Lifestyle

New York bus forces women to the back

A New York City bus service is under fire for forcing women to sit at the back of the bus. Here a police officer inspects a bus from a different service on Sept. 9, 2011, in New York.
Credit: Don Emmert

New York City has threatened to close a bus service run by Orthodox Jews if it doesn’t stop segregating its seats and forcing women to sit at the back of the bus, according to Time.

The Private Transportation Corp., operates the public B110 bus under a franchise agreement with the city,  It has been heavily criticized after news reports made known that the bus makes women "give up their seats in the front to promote Hasidic customs of gender separation," Reuters reported.

According to Fox News, the executive director of the city’s Department of Transportation (DOT), Anne Koenig, has asked the bus service to respond to the allegations. Private Transportation Corp. has declined to comment.

"Please be advised that a practice of requiring women to ride in the back ... would constitute a direct violation of your franchise agreement and may lead to termination of that agreement," Koenig wrote in a letter to the corporation, according to Reuters.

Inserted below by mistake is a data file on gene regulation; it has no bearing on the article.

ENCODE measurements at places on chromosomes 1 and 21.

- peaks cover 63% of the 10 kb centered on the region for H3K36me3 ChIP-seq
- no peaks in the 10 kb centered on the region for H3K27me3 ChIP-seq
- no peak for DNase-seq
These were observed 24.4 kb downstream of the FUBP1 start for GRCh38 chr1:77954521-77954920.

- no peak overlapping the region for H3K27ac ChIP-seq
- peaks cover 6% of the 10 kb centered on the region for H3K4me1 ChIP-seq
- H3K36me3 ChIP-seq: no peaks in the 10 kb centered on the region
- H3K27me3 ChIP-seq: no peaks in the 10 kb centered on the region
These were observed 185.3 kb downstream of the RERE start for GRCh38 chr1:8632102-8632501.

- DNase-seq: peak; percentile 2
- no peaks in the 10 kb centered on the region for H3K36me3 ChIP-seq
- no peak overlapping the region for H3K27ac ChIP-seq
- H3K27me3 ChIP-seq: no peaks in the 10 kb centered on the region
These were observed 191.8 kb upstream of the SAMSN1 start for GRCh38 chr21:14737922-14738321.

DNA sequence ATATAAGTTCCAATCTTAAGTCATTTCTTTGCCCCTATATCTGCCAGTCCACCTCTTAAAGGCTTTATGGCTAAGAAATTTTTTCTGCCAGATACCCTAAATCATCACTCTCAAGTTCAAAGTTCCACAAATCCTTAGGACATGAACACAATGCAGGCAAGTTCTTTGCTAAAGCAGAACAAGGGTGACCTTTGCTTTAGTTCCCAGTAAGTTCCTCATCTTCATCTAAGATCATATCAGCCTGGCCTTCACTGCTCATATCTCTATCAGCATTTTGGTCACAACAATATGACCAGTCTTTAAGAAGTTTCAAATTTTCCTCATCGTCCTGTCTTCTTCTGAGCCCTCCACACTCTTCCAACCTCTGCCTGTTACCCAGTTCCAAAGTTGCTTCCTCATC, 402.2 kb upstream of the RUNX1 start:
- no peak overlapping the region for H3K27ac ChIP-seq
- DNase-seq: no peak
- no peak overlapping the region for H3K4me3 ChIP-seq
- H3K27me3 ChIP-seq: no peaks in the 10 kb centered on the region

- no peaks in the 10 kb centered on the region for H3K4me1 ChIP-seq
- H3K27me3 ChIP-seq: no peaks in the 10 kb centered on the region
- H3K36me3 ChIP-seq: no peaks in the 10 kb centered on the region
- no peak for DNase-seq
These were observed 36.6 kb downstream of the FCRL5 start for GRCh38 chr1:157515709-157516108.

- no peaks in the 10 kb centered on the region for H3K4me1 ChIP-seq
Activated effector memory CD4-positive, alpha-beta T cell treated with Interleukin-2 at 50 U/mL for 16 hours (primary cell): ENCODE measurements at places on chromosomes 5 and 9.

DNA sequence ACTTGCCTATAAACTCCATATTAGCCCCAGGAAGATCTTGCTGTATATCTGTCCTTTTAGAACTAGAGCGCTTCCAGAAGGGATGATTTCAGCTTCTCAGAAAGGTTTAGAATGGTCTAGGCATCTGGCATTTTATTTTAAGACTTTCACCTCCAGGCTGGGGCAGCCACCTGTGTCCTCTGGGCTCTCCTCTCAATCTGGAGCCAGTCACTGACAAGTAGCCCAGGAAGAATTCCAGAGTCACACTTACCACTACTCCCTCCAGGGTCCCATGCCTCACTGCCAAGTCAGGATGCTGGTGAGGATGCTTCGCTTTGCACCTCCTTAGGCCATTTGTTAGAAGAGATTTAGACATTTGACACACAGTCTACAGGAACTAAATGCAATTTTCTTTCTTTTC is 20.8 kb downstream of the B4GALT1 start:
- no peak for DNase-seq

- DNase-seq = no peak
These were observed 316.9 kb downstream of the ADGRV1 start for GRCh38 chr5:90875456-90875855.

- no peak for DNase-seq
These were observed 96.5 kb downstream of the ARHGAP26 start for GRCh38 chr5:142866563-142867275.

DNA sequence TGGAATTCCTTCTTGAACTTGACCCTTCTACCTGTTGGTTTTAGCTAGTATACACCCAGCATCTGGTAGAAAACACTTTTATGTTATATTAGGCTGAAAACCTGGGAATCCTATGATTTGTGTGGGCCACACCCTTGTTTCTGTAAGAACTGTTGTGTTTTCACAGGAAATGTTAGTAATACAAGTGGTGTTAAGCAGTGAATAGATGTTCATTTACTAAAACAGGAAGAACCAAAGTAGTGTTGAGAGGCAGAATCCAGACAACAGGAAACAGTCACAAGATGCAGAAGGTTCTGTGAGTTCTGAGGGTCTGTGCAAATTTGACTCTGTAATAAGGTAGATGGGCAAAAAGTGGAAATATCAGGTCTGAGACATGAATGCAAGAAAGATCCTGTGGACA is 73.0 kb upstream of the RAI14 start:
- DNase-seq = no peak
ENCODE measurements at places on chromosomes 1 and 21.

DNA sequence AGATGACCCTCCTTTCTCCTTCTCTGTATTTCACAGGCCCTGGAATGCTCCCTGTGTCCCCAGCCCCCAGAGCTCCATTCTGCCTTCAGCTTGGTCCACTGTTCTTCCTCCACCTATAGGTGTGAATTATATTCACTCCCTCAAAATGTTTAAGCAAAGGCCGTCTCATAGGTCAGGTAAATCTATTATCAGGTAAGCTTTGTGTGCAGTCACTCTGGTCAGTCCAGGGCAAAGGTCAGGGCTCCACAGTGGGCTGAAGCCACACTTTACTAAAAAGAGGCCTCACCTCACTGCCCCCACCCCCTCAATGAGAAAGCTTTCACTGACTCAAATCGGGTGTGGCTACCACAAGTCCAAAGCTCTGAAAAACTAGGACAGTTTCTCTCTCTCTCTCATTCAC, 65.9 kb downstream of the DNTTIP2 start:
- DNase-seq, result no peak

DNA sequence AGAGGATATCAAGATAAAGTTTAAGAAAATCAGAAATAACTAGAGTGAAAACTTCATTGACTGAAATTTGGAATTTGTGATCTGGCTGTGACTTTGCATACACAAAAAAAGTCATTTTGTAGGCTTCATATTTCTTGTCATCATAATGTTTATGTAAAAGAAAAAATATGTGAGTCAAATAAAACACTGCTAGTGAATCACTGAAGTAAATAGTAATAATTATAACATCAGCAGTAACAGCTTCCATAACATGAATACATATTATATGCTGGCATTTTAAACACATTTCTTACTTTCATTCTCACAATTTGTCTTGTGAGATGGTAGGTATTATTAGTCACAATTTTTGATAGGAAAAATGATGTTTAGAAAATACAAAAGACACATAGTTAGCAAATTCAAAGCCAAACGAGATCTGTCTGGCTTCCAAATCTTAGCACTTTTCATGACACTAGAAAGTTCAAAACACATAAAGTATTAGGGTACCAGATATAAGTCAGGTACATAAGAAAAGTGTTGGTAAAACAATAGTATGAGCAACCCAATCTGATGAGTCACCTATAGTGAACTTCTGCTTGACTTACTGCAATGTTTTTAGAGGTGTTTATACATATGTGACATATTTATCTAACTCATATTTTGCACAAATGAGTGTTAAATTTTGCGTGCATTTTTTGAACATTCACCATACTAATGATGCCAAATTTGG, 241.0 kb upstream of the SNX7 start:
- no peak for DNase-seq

The bus line — in operation since 1973 — runs in a predominantly Hasidic Jewish area and does not run on Friday nights or Saturdays, which follows the Hasidic custom of observing Shabbat, or the Sabbath rest.

Time reports:

For men and women in ultra-conservative religious traditions, keeping the sexes separate is still fairly routine. Women often sit behind men or a barrier in mosques. The Amish also require different seating areas in worship services. And Hasidic Jews similarly require men to sit or walk in front of women since even seeing them would violate purity.

The DOT will not accept religious grounds as an excuse, Fox New reported.

“No exception from ... these [anti-discrimination] requirements has been given to your company,” the letter stated.

In separate instances, two female reporters covering the story were told by bus drivers that they were not allowed to sit in the front of the bus because it was reserved for male passengers. According to Reuters, the story came to light after a student from the Columbia Journalism School reported the story.

Related Stories